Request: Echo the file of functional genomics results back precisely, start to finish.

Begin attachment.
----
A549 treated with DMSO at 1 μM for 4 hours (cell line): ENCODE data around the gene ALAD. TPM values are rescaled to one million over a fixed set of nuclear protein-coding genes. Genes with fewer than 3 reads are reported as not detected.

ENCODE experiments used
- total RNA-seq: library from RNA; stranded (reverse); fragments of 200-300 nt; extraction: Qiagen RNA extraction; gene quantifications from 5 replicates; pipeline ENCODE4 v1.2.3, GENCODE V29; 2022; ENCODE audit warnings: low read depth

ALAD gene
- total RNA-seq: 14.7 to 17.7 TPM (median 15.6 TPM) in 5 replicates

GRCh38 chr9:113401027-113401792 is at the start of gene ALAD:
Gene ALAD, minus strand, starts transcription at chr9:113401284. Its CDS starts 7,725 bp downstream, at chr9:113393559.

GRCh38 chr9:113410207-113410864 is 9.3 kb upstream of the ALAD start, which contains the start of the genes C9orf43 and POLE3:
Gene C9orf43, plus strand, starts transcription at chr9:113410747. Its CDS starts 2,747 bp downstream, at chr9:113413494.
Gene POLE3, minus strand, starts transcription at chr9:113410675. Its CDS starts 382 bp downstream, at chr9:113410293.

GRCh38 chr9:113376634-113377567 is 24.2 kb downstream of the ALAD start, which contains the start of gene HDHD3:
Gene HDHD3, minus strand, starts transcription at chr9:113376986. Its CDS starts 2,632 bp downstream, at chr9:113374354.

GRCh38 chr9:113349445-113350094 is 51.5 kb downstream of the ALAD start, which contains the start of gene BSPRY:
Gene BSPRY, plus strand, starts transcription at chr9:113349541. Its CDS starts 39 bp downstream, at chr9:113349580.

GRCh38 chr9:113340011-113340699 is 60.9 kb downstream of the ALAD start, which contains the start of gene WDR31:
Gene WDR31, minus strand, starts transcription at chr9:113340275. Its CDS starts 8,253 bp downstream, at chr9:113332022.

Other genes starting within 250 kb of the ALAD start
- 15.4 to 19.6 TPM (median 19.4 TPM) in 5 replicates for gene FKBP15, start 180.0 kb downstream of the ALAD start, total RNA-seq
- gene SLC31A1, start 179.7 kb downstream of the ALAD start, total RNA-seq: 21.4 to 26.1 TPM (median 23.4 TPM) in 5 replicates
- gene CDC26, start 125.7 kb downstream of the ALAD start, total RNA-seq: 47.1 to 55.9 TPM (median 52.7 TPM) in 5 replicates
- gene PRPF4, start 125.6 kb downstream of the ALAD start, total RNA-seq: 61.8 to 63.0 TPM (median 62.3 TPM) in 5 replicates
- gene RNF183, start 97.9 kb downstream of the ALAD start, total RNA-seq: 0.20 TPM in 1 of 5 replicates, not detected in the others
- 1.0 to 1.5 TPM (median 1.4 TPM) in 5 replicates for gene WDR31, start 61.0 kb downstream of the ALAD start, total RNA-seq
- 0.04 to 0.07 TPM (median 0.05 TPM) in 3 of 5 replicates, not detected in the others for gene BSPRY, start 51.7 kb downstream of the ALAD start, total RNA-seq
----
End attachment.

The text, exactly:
A549 treated with DMSO at 1 μM for 4 hours (cell line): ENCODE data around the gene ALAD. TPM values are rescaled to one million over a fixed set of nuclear protein-coding genes. Genes with fewer than 3 reads are reported as not detected.

ENCODE experiments used
- total RNA-seq: library from RNA; stranded (reverse); fragments of 200-300 nt; extraction: Qiagen RNA extraction; gene quantifications from 5 replicates; pipeline ENCODE4 v1.2.3, GENCODE V29; 2022; ENCODE audit warnings: low read depth

ALAD gene
- total RNA-seq: 14.7 to 17.7 TPM (median 15.6 TPM) in 5 replicates

GRCh38 chr9:113401027-113401792 is at the start of gene ALAD:
Gene ALAD, minus strand, starts transcription at chr9:113401284. Its CDS starts 7,725 bp downstream, at chr9:113393559.

GRCh38 chr9:113410207-113410864 is 9.3 kb upstream of the ALAD start, which contains the start of the genes C9orf43 and POLE3:
Gene C9orf43, plus strand, starts transcription at chr9:113410747. Its CDS starts 2,747 bp downstream, at chr9:113413494.
Gene POLE3, minus strand, starts transcription at chr9:113410675. Its CDS starts 382 bp downstream, at chr9:113410293.

GRCh38 chr9:113376634-113377567 is 24.2 kb downstream of the ALAD start, which contains the start of gene HDHD3:
Gene HDHD3, minus strand, starts transcription at chr9:113376986. Its CDS starts 2,632 bp downstream, at chr9:113374354.

GRCh38 chr9:113349445-113350094 is 51.5 kb downstream of the ALAD start, which contains the start of gene BSPRY:
Gene BSPRY, plus strand, starts transcription at chr9:113349541. Its CDS starts 39 bp downstream, at chr9:113349580.

GRCh38 chr9:113340011-113340699 is 60.9 kb downstream of the ALAD start, which contains the start of gene WDR31:
Gene WDR31, minus strand, starts transcription at chr9:113340275. Its CDS starts 8,253 bp downstream, at chr9:113332022.

Other genes starting within 250 kb of the ALAD start
- 15.4 to 19.6 TPM (median 19.4 TPM) in 5 replicates for gene FKBP15, start 180.0 kb downstream of the ALAD start, total RNA-seq
- gene SLC31A1, start 179.7 kb downstream of the ALAD start, total RNA-seq: 21.4 to 26.1 TPM (median 23.4 TPM) in 5 replicates
- gene CDC26, start 125.7 kb downstream of the ALAD start, total RNA-seq: 47.1 to 55.9 TPM (median 52.7 TPM) in 5 replicates
- gene PRPF4, start 125.6 kb downstream of the ALAD start, total RNA-seq: 61.8 to 63.0 TPM (median 62.3 TPM) in 5 replicates
- gene RNF183, start 97.9 kb downstream of the ALAD start, total RNA-seq: 0.20 TPM in 1 of 5 replicates, not detected in the others
- 1.0 to 1.5 TPM (median 1.4 TPM) in 5 replicates for gene WDR31, start 61.0 kb downstream of the ALAD start, total RNA-seq
- 0.04 to 0.07 TPM (median 0.05 TPM) in 3 of 5 replicates, not detected in the others for gene BSPRY, start 51.7 kb downstream of the ALAD start, total RNA-seq